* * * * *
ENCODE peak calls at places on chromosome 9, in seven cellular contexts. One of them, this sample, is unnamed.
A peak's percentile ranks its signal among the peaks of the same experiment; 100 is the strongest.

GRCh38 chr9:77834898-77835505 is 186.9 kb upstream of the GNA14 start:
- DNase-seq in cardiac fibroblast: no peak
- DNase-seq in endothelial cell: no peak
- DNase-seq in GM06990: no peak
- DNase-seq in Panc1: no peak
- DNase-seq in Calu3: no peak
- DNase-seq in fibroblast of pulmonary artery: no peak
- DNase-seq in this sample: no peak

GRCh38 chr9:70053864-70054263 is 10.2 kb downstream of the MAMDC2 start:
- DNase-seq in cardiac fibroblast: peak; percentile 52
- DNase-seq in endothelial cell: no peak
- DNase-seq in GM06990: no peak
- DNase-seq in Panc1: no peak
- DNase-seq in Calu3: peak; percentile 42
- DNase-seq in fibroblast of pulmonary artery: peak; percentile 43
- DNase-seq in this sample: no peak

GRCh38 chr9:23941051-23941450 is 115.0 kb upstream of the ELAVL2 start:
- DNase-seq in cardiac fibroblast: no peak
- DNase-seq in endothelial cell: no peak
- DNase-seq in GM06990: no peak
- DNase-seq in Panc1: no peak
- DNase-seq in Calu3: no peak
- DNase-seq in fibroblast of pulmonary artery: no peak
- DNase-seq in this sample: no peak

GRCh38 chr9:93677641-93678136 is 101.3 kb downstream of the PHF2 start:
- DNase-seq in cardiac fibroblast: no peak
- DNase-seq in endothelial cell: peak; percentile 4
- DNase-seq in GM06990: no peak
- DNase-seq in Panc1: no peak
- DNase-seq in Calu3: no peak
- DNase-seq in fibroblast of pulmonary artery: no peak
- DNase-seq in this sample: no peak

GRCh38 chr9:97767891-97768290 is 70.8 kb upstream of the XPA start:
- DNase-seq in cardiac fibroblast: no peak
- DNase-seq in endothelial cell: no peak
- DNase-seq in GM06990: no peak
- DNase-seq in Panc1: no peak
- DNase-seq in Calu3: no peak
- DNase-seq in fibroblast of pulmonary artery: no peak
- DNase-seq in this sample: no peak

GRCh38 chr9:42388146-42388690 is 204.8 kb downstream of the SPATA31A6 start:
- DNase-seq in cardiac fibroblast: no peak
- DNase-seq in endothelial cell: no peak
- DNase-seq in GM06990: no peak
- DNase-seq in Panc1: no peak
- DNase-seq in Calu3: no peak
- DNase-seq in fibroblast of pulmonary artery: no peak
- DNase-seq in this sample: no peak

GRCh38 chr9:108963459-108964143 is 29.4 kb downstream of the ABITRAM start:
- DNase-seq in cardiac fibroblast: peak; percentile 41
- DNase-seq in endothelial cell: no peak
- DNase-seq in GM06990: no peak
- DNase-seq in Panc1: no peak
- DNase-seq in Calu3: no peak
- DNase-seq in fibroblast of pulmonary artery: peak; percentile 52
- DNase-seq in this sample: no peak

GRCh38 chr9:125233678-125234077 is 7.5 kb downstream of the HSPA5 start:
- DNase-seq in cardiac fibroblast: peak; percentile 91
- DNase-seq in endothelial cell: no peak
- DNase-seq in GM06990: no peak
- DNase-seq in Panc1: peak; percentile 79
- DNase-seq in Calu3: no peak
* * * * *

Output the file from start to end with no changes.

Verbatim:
ENCODE peak calls at places on chromosome 9, in seven cellular contexts. One of them, this sample, is unnamed.
A peak's percentile ranks its signal among the peaks of the same experiment; 100 is the strongest.

GRCh38 chr9:77834898-77835505 is 186.9 kb upstream of the GNA14 start:
- DNase-seq in cardiac fibroblast: no peak
- DNase-seq in endothelial cell: no peak
- DNase-seq in GM06990: no peak
- DNase-seq in Panc1: no peak
- DNase-seq in Calu3: no peak
- DNase-seq in fibroblast of pulmonary artery: no peak
- DNase-seq in this sample: no peak

GRCh38 chr9:70053864-70054263 is 10.2 kb downstream of the MAMDC2 start:
- DNase-seq in cardiac fibroblast: peak; percentile 52
- DNase-seq in endothelial cell: no peak
- DNase-seq in GM06990: no peak
- DNase-seq in Panc1: no peak
- DNase-seq in Calu3: peak; percentile 42
- DNase-seq in fibroblast of pulmonary artery: peak; percentile 43
- DNase-seq in this sample: no peak

GRCh38 chr9:23941051-23941450 is 115.0 kb upstream of the ELAVL2 start:
- DNase-seq in cardiac fibroblast: no peak
- DNase-seq in endothelial cell: no peak
- DNase-seq in GM06990: no peak
- DNase-seq in Panc1: no peak
- DNase-seq in Calu3: no peak
- DNase-seq in fibroblast of pulmonary artery: no peak
- DNase-seq in this sample: no peak

GRCh38 chr9:93677641-93678136 is 101.3 kb downstream of the PHF2 start:
- DNase-seq in cardiac fibroblast: no peak
- DNase-seq in endothelial cell: peak; percentile 4
- DNase-seq in GM06990: no peak
- DNase-seq in Panc1: no peak
- DNase-seq in Calu3: no peak
- DNase-seq in fibroblast of pulmonary artery: no peak
- DNase-seq in this sample: no peak

GRCh38 chr9:97767891-97768290 is 70.8 kb upstream of the XPA start:
- DNase-seq in cardiac fibroblast: no peak
- DNase-seq in endothelial cell: no peak
- DNase-seq in GM06990: no peak
- DNase-seq in Panc1: no peak
- DNase-seq in Calu3: no peak
- DNase-seq in fibroblast of pulmonary artery: no peak
- DNase-seq in this sample: no peak

GRCh38 chr9:42388146-42388690 is 204.8 kb downstream of the SPATA31A6 start:
- DNase-seq in cardiac fibroblast: no peak
- DNase-seq in endothelial cell: no peak
- DNase-seq in GM06990: no peak
- DNase-seq in Panc1: no peak
- DNase-seq in Calu3: no peak
- DNase-seq in fibroblast of pulmonary artery: no peak
- DNase-seq in this sample: no peak

GRCh38 chr9:108963459-108964143 is 29.4 kb downstream of the ABITRAM start:
- DNase-seq in cardiac fibroblast: peak; percentile 41
- DNase-seq in endothelial cell: no peak
- DNase-seq in GM06990: no peak
- DNase-seq in Panc1: no peak
- DNase-seq in Calu3: no peak
- DNase-seq in fibroblast of pulmonary artery: peak; percentile 52
- DNase-seq in this sample: no peak

GRCh38 chr9:125233678-125234077 is 7.5 kb downstream of the HSPA5 start:
- DNase-seq in cardiac fibroblast: peak; percentile 91
- DNase-seq in endothelial cell: no peak
- DNase-seq in GM06990: no peak
- DNase-seq in Panc1: peak; percentile 79
- DNase-seq in Calu3: no peak